Chapter 9 - True learning: the fun-fast way

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True learning: the fun-fast way


UNLIMITED Learning - the new learning revolution and the seven keys to unlock it.

oxygen to the brain - and the brain runs largely on oxygen and glucose.
  Other exercises to music - such as simple juggling and left-foot/right hand, right foot/left-hand movements - can stimulate instant communication between the "right brain" and the "left-brain," as we cover in more detail in chapter 11.
  Others can loosen students up - mentally and physically: to help them relax. Canadian psychologist and astronomer Tom Wujec covers many in Pumping Ions - Games and Exercises to Flex Your Mind.
  Other activities can break the ice and help participants get to know each other - and the talents that are available to be tapped, inside and outside the specific setting.
  Minneapolis accelerated learning trainers Libyan Labiosa-Cassone and Philip Cassone often start international seminar sessions with a game of "Human Bingo" (see opposite). Participants have two minutes to meet as many people as possible.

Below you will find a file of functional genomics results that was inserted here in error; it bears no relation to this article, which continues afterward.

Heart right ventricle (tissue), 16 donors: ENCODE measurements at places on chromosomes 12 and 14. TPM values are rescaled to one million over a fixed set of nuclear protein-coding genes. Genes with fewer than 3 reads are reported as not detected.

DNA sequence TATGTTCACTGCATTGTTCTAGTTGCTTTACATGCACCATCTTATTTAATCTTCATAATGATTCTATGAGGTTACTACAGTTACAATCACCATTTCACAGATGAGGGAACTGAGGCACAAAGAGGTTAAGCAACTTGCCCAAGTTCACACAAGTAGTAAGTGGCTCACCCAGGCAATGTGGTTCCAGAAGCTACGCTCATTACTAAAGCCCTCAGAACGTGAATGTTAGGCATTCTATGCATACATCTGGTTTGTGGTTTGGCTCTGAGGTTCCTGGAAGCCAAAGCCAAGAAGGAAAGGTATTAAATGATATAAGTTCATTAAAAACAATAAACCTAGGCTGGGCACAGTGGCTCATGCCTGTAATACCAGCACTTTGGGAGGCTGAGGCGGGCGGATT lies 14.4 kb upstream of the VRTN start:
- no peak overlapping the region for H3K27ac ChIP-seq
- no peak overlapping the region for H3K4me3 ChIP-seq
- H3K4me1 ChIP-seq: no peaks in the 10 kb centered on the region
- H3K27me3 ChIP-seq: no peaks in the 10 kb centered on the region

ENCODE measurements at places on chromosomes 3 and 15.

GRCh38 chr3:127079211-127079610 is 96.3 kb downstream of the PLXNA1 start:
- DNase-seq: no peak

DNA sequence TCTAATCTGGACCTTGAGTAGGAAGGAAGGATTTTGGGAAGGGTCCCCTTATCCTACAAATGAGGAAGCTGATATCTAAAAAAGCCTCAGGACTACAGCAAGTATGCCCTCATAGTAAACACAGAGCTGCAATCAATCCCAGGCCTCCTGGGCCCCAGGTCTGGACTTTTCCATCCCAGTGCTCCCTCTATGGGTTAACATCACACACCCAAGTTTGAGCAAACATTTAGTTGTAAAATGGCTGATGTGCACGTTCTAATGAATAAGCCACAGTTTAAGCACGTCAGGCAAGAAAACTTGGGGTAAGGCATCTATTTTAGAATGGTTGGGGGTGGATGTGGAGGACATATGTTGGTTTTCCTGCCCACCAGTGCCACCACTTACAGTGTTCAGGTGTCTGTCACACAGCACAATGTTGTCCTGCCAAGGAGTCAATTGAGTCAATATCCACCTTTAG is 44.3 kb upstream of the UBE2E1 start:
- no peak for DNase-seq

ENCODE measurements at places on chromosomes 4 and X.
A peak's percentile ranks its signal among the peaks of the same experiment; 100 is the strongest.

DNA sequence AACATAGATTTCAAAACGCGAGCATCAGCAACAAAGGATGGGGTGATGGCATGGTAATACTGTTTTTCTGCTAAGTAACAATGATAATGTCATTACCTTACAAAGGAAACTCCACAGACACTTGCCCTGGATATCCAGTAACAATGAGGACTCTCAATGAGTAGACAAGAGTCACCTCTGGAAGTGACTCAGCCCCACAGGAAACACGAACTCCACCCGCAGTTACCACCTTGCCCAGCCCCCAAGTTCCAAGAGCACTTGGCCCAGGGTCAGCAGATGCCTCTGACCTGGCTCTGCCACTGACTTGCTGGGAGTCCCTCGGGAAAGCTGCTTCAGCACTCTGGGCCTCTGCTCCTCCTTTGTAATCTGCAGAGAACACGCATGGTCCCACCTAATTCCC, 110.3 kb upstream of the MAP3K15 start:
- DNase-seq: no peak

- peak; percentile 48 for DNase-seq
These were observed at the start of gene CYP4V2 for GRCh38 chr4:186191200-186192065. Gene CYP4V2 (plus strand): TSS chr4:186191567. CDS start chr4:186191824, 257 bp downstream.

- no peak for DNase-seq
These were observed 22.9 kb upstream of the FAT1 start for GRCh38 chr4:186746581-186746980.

Other activities can put you in a positive mood. Australia's Capelli often gets his learners to:
  * Sit in pairs - with someone they've never met before - and spend 45 seconds recounting the most interesting aspect of their background; so that each person starts the session by focusing on projects that have been personally successful (reinforcing self-esteem).
  * Massage each other's neck and shoulder muscles to encourage relaxation.
  * All sing a specially composed Attitude song - "The Big A in my life (students spell out each letter of A-T-T-I-T-U-D-E with their arms in time with the music)."15
  Obviously the techniques will depend on whether you are taking a regular school class, running a specific-topic seminar, or introducing an international symposium.
  Eric Jensen, author of SuperTeaching and co-founder of SuperCamp, believes two core elements affect learning: they are state and strategy. The third is obviously content. "State" creates the right mood for learning. "Strategy" denotes the style or method of presentation. "Content" is the subject. In every good lesson you have all three.
  But many traditional school systems ignore "state". Yet it is the most critical of the three. The "door" must be open to learning before true learning can happen. And that "door" is an emotional one - the


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